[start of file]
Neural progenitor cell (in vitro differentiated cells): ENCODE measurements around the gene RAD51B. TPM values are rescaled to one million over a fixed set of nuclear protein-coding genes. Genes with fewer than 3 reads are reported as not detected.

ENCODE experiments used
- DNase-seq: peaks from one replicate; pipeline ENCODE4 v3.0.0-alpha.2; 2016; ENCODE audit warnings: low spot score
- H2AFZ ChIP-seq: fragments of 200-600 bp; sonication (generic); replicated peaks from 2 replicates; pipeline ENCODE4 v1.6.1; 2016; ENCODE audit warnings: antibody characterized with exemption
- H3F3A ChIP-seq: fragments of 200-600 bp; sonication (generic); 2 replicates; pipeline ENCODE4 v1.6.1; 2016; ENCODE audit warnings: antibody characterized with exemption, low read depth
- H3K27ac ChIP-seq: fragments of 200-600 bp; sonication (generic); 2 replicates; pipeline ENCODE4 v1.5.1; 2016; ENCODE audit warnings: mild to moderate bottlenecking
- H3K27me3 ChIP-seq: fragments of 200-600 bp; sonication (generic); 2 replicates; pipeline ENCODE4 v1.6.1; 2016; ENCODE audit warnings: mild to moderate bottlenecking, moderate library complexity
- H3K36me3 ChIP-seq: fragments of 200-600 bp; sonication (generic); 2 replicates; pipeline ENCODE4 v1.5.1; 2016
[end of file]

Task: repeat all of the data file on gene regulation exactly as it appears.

Neural progenitor cell (in vitro differentiated cells): ENCODE measurements around the gene RAD51B. TPM values are rescaled to one million over a fixed set of nuclear protein-coding genes. Genes with fewer than 3 reads are reported as not detected.

ENCODE experiments used
- DNase-seq: peaks from one replicate; pipeline ENCODE4 v3.0.0-alpha.2; 2016; ENCODE audit warnings: low spot score
- H2AFZ ChIP-seq: fragments of 200-600 bp; sonication (generic); replicated peaks from 2 replicates; pipeline ENCODE4 v1.6.1; 2016; ENCODE audit warnings: antibody characterized with exemption
- H3F3A ChIP-seq: fragments of 200-600 bp; sonication (generic); 2 replicates; pipeline ENCODE4 v1.6.1; 2016; ENCODE audit warnings: antibody characterized with exemption, low read depth
- H3K27ac ChIP-seq: fragments of 200-600 bp; sonication (generic); 2 replicates; pipeline ENCODE4 v1.5.1; 2016; ENCODE audit warnings: mild to moderate bottlenecking
- H3K27me3 ChIP-seq: fragments of 200-600 bp; sonication (generic); 2 replicates; pipeline ENCODE4 v1.6.1; 2016; ENCODE audit warnings: mild to moderate bottlenecking, moderate library complexity
- H3K36me3 ChIP-seq: fragments of 200-600 bp; sonication (generic); 2 replicates; pipeline ENCODE4 v1.5.1; 2016